Dr. Joseph Crespino, Jimmy Carter Professor of History and Department Chair, was recently quoted in the Atlanta Journal-Constitution article “Divided Georgians resort to tiptoeing, avoidance, unfriending.” Written by Matt Kempner, Shelia Poole, and Andy Peters, the piece discusses contemporary political polarization in the state of Georgia, especially in the wake of the 2020 election. Crespino is an expert in the political and cultural history of the twentieth-century United States and of the U.S. South since Reconstruction. Read an excerpt from the article below along with the full piece here.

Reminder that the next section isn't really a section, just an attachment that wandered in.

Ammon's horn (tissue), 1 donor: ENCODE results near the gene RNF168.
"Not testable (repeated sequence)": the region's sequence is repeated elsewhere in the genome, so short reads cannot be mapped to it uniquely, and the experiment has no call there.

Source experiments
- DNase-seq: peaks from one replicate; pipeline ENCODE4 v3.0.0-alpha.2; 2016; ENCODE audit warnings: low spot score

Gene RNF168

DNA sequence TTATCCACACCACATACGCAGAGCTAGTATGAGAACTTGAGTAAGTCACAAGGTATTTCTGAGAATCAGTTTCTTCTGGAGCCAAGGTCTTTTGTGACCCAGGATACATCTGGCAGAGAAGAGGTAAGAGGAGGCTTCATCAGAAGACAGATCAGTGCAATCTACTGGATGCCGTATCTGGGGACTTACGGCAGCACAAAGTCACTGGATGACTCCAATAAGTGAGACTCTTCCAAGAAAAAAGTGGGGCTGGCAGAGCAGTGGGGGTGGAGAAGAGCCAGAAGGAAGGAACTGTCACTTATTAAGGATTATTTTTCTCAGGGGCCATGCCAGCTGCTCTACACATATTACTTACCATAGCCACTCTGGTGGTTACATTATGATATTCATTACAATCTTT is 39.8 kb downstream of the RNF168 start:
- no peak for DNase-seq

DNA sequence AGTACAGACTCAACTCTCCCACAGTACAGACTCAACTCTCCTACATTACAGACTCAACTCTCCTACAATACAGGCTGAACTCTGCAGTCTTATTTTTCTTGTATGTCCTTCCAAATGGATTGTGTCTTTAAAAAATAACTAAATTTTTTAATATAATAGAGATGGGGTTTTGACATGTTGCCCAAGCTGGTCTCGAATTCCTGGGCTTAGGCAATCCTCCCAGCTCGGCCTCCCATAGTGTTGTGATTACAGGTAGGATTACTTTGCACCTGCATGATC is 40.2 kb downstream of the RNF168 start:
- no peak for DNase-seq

Today’s bitter partisanshipis boosted by what people are exposed to, from cable TV news sources to personalized advertising on Google and Facebook, driven by algorithms, said Emory University historian Joseph Crespino. “We don’t look at the same sources of information.”
Communities also are much less politically diverse than they used to be, Crespino said. People are surrounded by others who think like them.
“If you live in Decatur, you’ll have very little understanding of how people in the rest of Georgia could vote for Trump,” he said. “If you live in South Georgia, you can’t understand how people could vote for Biden.”